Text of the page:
By Erich Wagner
The Bromo Seltzer Tower in Baltimore
was rehabbed using the credit
Gov. Martin O’Malley still has work to do to convince lawmakers to extend a popular tax credit for historic redevelopment that he touted in his State of the State address Tuesday.
But he may have already made some headway in the Senate committee where a similar proposal failed last year.
The Maryland Historic Structure Tax Credit is set to expire at the end of the year, so this session is the last chance to renew the 14-year-old program that rewards owners and developers for improvements to properties deemed historic by state and federal officials.
The heritage tax credit has stirred objections in the past because it has primarily benefitted Baltimore City. In 2003, the law was modified so that only 50 percent of the rewards could go to any one jurisdiction, but in 2007, the cap was raised to 75 percent.
O’Malley hopes to satisfy officials from other districts by expanding the credit to sustainable and eco-friendly construction and restoration in non-historic structures, such as business districts and BRAC zones.
Extending and expanding the program was one of O’Malley’s legislative priorities last year, and passed the House before dying in the Senate. Senate Budget and Taxation Committee Chairman Ulysses Currie, D-Prince George’s, is confident that he can get O’Malley’s proposal to the Senate floor.
However, Currie said he still has some issues that he hopes can be addressed early in the session. The heritage tax credit, as first enacted in 1996, was open-ended, meaning there was no limit on the amount of money given out in any given year. In 2003, the program was capped at $23 million, and the cap was increased to $25 million a year in 2004.
“I have a concern that is an open tax credit,” he said. “We closed it and asked [O’Malley] to put cash in the budget.”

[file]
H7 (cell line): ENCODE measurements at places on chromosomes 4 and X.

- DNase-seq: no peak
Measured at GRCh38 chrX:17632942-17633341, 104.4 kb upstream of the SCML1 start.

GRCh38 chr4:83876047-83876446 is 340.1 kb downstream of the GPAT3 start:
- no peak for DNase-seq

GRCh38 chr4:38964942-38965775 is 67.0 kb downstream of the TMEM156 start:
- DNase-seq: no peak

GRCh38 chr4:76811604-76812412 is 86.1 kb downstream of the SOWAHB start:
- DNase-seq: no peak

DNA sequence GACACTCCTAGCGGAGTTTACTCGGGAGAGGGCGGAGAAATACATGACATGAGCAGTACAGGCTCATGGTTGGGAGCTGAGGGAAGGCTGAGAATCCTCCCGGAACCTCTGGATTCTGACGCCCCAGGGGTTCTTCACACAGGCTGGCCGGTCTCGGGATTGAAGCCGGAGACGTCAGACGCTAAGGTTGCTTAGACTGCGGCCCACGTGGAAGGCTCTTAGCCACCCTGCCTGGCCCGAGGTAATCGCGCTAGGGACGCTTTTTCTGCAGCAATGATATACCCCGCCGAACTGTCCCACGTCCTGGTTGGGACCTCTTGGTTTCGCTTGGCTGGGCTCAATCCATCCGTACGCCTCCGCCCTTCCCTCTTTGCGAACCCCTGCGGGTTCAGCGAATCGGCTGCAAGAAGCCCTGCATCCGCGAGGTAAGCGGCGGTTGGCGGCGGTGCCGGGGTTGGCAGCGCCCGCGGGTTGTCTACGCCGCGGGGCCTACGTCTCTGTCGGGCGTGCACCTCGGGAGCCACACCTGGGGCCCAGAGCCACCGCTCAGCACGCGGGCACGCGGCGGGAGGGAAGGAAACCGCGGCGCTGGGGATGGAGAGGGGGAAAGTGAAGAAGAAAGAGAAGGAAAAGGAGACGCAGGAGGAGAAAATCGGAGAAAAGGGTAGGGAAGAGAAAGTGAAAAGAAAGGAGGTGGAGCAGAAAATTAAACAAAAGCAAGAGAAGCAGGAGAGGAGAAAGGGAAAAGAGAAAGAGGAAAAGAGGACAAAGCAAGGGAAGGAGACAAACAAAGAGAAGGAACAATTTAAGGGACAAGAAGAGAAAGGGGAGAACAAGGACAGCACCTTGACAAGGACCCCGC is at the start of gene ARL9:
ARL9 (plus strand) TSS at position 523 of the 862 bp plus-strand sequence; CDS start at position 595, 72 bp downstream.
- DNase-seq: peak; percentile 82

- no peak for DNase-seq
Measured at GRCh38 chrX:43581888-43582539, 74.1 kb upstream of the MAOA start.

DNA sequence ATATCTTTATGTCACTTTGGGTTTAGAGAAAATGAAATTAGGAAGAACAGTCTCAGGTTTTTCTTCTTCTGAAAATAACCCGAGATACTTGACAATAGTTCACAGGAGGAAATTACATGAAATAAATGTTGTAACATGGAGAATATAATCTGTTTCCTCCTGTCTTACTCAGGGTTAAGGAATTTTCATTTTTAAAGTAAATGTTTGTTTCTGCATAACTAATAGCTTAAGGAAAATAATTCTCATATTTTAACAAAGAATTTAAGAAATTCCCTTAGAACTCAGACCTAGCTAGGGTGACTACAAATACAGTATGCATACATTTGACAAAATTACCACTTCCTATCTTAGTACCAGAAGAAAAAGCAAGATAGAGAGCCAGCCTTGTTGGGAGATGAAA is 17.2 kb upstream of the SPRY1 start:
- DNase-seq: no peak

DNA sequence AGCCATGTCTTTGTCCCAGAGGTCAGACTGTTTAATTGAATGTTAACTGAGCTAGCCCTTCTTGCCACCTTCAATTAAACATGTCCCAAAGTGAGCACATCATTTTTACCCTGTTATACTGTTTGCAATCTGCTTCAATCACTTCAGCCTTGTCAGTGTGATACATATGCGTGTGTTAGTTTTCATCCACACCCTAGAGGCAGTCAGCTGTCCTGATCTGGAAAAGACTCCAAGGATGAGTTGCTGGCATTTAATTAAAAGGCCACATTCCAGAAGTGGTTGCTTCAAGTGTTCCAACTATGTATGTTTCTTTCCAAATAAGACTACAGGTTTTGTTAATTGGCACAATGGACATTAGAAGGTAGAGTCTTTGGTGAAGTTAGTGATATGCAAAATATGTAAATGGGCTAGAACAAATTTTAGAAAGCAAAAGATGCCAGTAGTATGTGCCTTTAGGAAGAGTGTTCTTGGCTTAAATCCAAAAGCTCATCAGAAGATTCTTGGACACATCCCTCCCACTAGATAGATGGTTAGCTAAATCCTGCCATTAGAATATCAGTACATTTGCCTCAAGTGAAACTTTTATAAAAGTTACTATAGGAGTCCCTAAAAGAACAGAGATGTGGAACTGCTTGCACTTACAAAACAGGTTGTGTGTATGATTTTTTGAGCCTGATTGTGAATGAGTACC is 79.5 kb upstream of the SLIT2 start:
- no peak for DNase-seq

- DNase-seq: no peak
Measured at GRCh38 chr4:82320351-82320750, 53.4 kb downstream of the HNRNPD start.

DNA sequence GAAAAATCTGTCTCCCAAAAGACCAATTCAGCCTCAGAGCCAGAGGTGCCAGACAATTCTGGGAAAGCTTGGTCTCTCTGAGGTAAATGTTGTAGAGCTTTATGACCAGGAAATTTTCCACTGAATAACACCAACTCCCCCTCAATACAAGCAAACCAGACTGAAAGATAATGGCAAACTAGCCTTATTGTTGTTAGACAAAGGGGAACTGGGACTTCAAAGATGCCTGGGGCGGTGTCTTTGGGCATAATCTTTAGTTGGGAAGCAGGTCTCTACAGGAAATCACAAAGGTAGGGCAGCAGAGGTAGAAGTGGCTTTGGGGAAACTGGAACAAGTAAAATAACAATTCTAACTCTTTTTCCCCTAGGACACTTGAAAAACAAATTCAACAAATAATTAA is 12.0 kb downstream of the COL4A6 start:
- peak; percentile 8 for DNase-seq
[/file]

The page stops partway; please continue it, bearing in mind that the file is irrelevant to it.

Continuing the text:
The bill may face more resistance in the House, where lawmakers are reluctant to approve more spending while other areas of the budget suffer, particularly aid to local jurisdictions.
Del. Justin Ross, D-Prince George’s, said that the bill would have broad support in a typical budget year, but it is likely to be more heavily contested this session.
“It keeps development and construction rolling,” Ross said. “But we have to make a lot of very difficult decisions, and we’re not done talking about the budget yet.”
Del. Melvin Stukes, D-Baltimore City, said the tax credit is essential to growth and development in the city, which he says has to provide services to more residents with less tax revenue.
“It just comes with the territory, when you squeeze that amount of people into 80 square miles,” Stukes said. “And especially when 60 to 65 percent of the state’s people that live in that poverty level or below live in Baltimore, it needs help. We don’t have the tax base that other jurisdictions have, because they have space to grow.”
O’Malley has proposed a transfer of the entire $40 million of the heritage tax credit reserve fund to the general fund for use this year. The reserve fund is intended to reimburse the general fund when the tax credit is given out, with the fund balance carrying over into future years.
Shaun Adamec, a spokesman for the governor, said that despite diverting money away from the tax credit’s reserve fund, the transfer would have “no impact” on recipients of the tax credit now or in future years.
“Whenever you make a [fund] transfer, the money goes to other things,” Adamec said. “When revenues improve and when we budget for future years, that money will be reimbursed.”
Sen. David Brinkley, R-Carroll-Frederick, said he likes the idea of the heritage structure program. However, he said he’s not sure about the “green growth” aspect.
“There’s a lot of inventory of older properties, and anything that we can do to perhaps give the edge to redevelopment and get it back on the tax rolls,” is positive..
Sen. David Harrington, D-Prince George’s, a sponsor of the legislation in the Senate, pointed to a 2009 Abell Foundation report which said that every tax dollar invested in the heritage tax credit would net $8.53 in economic output.
“The tax credits are, in a way, an investment, a way to generate taxes,” Harrington said. “By sustaining these communities, you’re preventing flight or businesses moving out of these communities, and the hope is you’ll get a return on this investment.”